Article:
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How to Make Nettle Oil Infusion

By Elizabeth Moore ; Updated September 21, 2017
Nettle's benefits outweigh the sting from its leaves and stem.

With stinging hairs on its leaves and stem, nettle is considered a weed, but it is also a highly nutritious addition to the diet when made into an oil infusion. Making an oil infusion simply involves extracting a plant's essential oils by brewing its leaves or stem in boiling water. Once nettle is cooked or dried, its stinging properties are not active. Nettle oil infusion is drunk as a tea. Wear gloves when harvesting live nettle, and make your own infusion to enjoy the plant's healthful benefits.

Step 1

Crush 1 cup of dried nettle leaves, and place the crushed leaves in a clean glass jar with a tight-fitting lid.

Step 2

Boil 1 quart of water in a pot. Pour the boiled water over the crushed nettle leaves in the jar. Place the lid on the jar tightly.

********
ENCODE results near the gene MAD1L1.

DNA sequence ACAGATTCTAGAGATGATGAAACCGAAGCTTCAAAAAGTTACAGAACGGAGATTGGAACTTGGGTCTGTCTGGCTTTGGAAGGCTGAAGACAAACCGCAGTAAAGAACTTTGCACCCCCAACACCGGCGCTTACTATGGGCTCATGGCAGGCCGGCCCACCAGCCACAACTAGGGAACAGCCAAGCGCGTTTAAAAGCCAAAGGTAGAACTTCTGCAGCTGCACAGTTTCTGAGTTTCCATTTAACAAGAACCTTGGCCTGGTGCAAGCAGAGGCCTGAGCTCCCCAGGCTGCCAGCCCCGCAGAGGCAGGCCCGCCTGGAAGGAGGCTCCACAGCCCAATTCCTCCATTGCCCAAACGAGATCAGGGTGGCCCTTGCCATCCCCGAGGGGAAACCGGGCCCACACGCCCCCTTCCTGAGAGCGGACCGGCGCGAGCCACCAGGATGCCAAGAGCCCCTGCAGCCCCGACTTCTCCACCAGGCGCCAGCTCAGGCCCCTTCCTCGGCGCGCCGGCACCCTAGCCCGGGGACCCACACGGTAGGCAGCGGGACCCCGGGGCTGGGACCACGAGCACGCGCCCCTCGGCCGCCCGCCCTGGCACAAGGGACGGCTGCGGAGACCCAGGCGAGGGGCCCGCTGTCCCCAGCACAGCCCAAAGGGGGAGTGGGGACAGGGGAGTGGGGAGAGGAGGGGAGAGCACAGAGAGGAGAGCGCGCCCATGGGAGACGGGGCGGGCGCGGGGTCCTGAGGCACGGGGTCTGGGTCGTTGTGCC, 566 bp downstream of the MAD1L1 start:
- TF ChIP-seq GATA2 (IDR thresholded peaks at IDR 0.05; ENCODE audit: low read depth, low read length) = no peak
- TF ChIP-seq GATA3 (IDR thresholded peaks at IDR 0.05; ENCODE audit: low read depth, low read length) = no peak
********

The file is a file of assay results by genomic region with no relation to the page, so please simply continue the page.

Step 3

Steep the crushed nettle leaves in the water for at least four hours and up to 10 hours. Keep the jar at room temperature on a shelf or counter until the oil infusion is steeped.

Step 4

Strain the liquid from the crushed leaves. Remove the plant material, and dispose of it, Use the nettle oil infusion immediately or store it for up to three days in a refrigerator.

 

Things You Will Need

  • 1 cup dried nettle leaves
  • Clean glass jar with tight-fitting lid
  • 1 quart water
  • Pot
  • Strainer

About the Author

 

Elizabeth Moore is a fiction author and nonfiction writer. Well versed in gardening, crafting, business and even construction, Moore has owned several businesses and worked in fields ranging from retail to real estate.